Superchunk's Laura Ballance, Jon Wurster, and Mac McCaughan at Taste of Randolph Street in June Credit: Robert Loerzel (<a href=""></a>)

In the past few years, nothing has dominated indie music like nostalgia. Band after 90s band has reunited, providing a key draw at festivals from Pitchfork to Coachella to Taste of Randolph Street and kindling memories of the inglorious glory days of 1993, when a major-label signing frenzy briefly turned the underground into the mainstream—and this time around, even the also-rans of the alt-rock boom can hope to cash in. Back in that era Superchunk helped define and popularize indie rock as we now know it, and like many of their peers—Pavement, Polvo, any group that put out a seven-inch on Teenbeat in 1995—they’re back in action.

The difference is they never really went away. They’ve been pretty quiet this decade—their most recent full-length, not counting last month’s reissues of No Pocky for Kitty and On the Mouth, was a live record in 2004, and most of their shows have been occasional one-offs. But this week they’re putting out their first studio album since 2001. Majesty Shredding comes out on Merge Records, of course, the label run by front man Mac McCaughan (interviewed below) and bassist Laura Ballance. On it, they seem determined to age with dignity and grace; McCaughan says much of the new record is about battling rose-colored remembrances of youth. Though Majesty Shredding is loud and punchy—the punkest album they’ve made in a lot longer than nine years—it’s also wise and complex. They’re energized and giving everything they’ve got—which is still a lot.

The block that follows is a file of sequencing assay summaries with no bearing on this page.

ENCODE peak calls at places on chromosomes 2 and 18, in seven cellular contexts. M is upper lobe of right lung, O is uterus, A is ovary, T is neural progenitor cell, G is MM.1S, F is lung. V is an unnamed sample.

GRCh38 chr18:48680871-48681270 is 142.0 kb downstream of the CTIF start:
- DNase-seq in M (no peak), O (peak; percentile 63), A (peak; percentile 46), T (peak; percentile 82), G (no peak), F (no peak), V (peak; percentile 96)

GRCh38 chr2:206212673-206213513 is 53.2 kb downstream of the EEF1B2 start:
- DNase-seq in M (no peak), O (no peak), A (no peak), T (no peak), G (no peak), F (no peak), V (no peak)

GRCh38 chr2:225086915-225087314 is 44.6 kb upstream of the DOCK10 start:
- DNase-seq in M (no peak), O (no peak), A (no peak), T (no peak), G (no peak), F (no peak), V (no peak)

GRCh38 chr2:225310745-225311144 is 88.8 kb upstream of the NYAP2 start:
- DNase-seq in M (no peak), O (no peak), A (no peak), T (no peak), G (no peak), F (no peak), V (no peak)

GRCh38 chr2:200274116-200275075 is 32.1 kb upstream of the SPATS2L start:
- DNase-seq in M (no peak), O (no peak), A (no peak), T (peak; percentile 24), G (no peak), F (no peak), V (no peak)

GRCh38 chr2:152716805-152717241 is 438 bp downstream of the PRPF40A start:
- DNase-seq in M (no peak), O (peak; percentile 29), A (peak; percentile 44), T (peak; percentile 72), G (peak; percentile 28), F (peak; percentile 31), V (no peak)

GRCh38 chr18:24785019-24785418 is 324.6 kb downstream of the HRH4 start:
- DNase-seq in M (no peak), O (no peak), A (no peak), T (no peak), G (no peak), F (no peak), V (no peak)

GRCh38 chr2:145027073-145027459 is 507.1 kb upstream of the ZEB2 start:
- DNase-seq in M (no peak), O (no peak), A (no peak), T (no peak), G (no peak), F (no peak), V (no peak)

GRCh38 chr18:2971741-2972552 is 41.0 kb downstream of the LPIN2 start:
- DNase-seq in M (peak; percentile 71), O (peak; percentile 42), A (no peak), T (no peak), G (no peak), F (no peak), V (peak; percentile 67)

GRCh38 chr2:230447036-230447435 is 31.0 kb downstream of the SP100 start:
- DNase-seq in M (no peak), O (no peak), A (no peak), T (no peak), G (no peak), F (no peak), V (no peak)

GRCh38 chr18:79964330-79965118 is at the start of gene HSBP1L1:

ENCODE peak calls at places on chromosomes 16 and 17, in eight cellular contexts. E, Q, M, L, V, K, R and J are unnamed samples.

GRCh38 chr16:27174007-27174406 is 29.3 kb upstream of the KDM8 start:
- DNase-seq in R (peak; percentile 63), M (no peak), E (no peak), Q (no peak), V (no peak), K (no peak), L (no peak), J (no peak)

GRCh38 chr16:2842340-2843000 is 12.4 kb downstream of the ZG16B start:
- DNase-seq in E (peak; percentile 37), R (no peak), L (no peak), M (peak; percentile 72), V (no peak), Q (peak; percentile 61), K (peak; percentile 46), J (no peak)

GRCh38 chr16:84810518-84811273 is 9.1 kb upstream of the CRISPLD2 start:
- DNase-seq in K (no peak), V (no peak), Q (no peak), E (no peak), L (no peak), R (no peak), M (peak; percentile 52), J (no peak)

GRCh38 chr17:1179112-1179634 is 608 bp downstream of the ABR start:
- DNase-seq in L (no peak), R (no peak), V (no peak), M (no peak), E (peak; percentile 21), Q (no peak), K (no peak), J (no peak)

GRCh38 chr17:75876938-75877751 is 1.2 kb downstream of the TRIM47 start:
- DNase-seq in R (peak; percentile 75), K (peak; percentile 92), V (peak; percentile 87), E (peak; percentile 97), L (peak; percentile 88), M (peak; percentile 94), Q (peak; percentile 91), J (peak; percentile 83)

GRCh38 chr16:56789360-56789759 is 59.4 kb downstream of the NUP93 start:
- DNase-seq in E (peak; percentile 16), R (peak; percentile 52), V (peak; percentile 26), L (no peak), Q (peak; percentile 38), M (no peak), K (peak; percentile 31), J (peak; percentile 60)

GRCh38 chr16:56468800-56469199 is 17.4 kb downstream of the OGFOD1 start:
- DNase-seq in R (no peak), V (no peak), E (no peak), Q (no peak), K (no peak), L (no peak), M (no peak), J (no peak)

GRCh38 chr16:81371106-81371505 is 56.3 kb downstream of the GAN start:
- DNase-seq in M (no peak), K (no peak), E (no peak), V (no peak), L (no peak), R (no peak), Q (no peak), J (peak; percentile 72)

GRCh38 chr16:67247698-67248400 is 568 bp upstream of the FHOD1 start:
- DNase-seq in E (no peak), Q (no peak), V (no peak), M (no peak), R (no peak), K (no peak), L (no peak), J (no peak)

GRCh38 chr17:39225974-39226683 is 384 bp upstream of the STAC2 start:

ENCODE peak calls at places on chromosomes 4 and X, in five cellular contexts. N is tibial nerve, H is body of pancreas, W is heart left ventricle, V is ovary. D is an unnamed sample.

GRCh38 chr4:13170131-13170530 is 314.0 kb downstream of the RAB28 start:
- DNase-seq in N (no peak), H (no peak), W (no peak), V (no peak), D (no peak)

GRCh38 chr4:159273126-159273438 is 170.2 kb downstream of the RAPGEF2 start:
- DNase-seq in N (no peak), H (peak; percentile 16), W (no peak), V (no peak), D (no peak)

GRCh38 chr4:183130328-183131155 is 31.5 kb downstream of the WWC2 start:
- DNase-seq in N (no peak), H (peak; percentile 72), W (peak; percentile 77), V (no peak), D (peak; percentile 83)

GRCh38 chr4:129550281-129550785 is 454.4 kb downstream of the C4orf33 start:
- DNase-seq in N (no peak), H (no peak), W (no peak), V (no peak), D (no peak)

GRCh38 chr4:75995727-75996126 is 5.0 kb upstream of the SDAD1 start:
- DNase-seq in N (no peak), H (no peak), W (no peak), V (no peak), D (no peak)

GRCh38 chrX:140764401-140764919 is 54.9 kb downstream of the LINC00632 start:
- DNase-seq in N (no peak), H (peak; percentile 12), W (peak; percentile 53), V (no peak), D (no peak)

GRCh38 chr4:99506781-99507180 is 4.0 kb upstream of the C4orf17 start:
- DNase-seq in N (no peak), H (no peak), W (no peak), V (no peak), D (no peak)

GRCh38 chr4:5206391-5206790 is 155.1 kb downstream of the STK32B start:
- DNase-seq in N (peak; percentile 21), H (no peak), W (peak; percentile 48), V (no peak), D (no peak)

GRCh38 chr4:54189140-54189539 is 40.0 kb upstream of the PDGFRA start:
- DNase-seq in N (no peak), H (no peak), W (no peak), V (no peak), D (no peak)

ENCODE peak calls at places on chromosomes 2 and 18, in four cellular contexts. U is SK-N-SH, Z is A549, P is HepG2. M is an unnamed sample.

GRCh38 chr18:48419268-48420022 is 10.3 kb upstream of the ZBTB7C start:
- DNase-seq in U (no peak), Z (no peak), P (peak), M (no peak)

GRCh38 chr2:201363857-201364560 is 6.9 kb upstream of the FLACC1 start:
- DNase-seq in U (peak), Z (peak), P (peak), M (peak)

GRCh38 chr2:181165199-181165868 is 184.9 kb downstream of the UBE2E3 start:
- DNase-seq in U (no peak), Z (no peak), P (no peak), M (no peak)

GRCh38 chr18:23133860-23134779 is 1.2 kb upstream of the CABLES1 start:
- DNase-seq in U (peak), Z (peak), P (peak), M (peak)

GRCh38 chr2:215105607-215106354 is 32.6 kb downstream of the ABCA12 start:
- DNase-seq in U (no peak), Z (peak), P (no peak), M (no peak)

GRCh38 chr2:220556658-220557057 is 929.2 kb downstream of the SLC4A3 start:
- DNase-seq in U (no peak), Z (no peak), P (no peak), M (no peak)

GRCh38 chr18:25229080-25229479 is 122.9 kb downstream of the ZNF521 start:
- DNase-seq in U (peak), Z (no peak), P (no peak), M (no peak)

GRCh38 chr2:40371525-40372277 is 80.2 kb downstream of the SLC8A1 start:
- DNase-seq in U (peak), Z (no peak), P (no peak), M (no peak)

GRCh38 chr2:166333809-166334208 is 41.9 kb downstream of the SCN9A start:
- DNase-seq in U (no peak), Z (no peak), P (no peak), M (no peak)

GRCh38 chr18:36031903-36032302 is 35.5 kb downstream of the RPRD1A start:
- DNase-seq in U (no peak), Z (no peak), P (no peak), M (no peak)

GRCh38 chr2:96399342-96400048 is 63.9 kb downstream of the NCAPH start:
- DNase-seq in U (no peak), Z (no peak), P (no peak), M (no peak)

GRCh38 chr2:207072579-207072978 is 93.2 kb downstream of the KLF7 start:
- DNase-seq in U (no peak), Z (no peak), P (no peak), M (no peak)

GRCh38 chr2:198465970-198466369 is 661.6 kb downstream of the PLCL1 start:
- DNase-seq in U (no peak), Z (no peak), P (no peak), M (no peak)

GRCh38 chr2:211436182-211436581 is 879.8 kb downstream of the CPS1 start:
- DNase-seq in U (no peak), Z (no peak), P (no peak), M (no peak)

Superchunk has been going for two decades now—what artifacts of the band do you save?

Right now, I am literally looking at a set list for a band I was in in high school. I always forget to grab the set list, and I wish I didn’t, because we try to keep track of what we played the last three times we came through a city, just so we don’t play same set. Of course I have a trash bag of Superchunk shirts, going back to the ones we made ourselves, but I’m not about to wear them around. I want to have them, give ’em to my kids when they’re big enough to wear them. And flyers and posters, certainly. [Laughs.] You know, the 90s were a terrible time for poster art, but we still have some good ones. I have tapes of practice, demos I suppose I could have transferred. I guess I save a lot of it. For [the Merge Records book] Our Noise, it made for a lot to go through.